14/100 – Maharani Series – Of Indira Devi, Marsala Lips & Kashmiri Sozni

This look is inspired by a resplendent portrait of Maharani of Cooch Behar, Indira Devi – mother to Gayatri Devi. A passionate, fierce and unstoppable woman, with an immensely interesting life story narrated later in this post. AIn her portrait we find a glimmering tissue blouse, three tiered pearls and a sheer saree creating a classically royal look which was quite the favorite among the globe-trotting Maharanis of Cooch Behar. Bare face, dark lips and natural beauty are a quintessential trait of royal portraiture. My recreation of this look takes from every element except for not matching up to those glorious old school waves

About The Saree – Sozni Work of Kashmir on Silk

I chose to wear a vintage silk saree from my mother’s collection – featherlight, slightly crisp midnight blue pure silk with a hand embroidered Kashmiri sozni work border. This saree embodies elegance, old world charm and minimalist beauty – making it a perfect choice to recreate this dreamy portrait and take from it’s essence.

Sozni is a style of Kashmiri needlework that is inherently distinct in tool and technique from the popular Kashida crewel work or aari work one sees in large quantities at emporiums. Sozni kaem is delicate, intensive, super fine needlework with an exemplary level of neat craftsmanship that makes it look almost the same on both sides of the fabric. This kind of embroidery is significantly more intricate, exquisite and time consuming to produce, hence making it a precious and rare art form.

Can you make out which is the reverse face and the right face in this picture?

 

 

 

Indira Devi (1892-1968) – Her Royally Rebellious Love Story

Indira Devi was a Princess of Baroda in her own right, she grew up at the opulent Lakshmi Vilas Palace and was betrothed at a young age to Madho Rao Scindia, then Maharaja of Gwalior. During the period of engagement, Indira attended the Delhi durbar of 1911, where she met Jitendra, younger brother of then Maharaja of Cooch Behar. Within days, they were in love and had decided to marry.

Indira knew that her parents would be aghast; many issues were involved: the diplomatic repercussions of breaking a standing engagement with the ruler of Gwalior, one of the premier 21-gun-salute princes of India. There would be scandal and universal opposition that would certainly ensue. Another important point of opposition for her family was the fact that Jitendra was the younger son in his family and thus unlikely to ever become king.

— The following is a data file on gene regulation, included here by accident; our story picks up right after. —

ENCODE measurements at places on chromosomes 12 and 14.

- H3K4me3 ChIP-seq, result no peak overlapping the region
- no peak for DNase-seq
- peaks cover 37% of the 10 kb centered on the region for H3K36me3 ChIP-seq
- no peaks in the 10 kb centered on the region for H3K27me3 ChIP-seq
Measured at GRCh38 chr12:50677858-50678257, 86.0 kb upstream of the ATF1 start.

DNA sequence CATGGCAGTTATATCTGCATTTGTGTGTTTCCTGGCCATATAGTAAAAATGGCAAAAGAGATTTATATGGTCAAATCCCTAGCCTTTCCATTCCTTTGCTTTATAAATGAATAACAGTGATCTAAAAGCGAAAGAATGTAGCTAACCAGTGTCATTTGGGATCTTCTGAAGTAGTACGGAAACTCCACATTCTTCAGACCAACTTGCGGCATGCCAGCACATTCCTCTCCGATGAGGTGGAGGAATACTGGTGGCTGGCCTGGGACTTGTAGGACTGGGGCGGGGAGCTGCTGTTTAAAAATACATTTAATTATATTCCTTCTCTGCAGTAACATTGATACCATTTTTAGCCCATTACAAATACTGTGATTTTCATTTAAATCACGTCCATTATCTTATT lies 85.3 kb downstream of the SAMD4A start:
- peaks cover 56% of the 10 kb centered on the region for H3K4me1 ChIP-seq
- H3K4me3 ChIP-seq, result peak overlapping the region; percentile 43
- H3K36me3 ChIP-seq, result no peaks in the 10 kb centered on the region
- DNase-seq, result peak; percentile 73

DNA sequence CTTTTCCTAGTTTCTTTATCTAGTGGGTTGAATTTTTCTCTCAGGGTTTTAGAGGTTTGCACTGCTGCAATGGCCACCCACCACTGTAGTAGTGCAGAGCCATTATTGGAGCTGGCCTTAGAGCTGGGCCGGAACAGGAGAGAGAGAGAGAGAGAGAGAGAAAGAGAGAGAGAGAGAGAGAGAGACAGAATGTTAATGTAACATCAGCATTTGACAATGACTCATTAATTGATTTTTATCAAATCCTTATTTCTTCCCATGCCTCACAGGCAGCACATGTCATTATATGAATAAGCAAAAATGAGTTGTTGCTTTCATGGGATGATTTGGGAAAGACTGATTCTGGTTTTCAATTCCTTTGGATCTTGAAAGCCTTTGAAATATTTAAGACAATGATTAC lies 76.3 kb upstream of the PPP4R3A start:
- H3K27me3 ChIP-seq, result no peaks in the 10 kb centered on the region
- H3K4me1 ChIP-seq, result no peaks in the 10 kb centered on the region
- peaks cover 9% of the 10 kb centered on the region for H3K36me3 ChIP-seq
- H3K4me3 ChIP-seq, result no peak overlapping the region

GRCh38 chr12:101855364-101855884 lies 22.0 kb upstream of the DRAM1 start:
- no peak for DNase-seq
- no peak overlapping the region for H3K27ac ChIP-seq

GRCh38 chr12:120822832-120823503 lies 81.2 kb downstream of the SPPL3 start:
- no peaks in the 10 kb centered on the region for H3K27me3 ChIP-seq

Indira circumvented her parents by taking the initiative in breaking her engagement herself, a daring act for an 18-year-old Indian maiden of that era. Without notifying anybody or needing any kind of validation, she wrote to her fiancé saying that she did not wish to marry him. This was a woman who knew what she wanted, and went ahead and did what she needed to do to get it. In Baroda, Indira’s father received a single-sentence telegram from the Maharaja of Gwalior:

“What does the princess mean by her letter?” 

This was the first inkling her stunned parents had of Indira’s intentions. The rejected Maharaja behaved in a dignified fashion, writing an understanding letter to Indira’s father which he signed off as “your son”; however, disgrace was felt keenly by Indira’s parents.

The breaking of the engagement was accomplished, but did not serve to reconcile her parents to her marrying Jitendra. Indira’s parents apparently regarded Jitendra as a playboy from a reckless family; they even ventured to summon him and give him a personal warning to stay away. Nothing worked; Indira and Jitendra were equally adamant. Eventually, perhaps also in recognition of the fact that respectable alliances for Indira were now unlikely, her parents made a half-way compromise. They allowed Indira to leave their roof, proceed to London and wed Jitendra.

Indira and Jitendra were wed at a hotel in London with no member of Indira’s family present.

In an ironic twist of events, Jitendra’s elder brother, then Maharaja of Cooch Behar, fell grievously ill. Within days of the wedding, he died of ailments arising from alcohol abuse. Jitendra and Indira became Maharaja and Maharani of Cooch Behar.

To read further on what transpired in the life of this courageous queen, go to my information source here.

One can completely see the uncanny resemblance, style and grace of Indira in her daughter Gayatri Devi (left), who would later become Rajmata of Jaipur. Those dreamy, large eyes and the perfect cupid’s bow, they are a splitting image of old world glamour.

 

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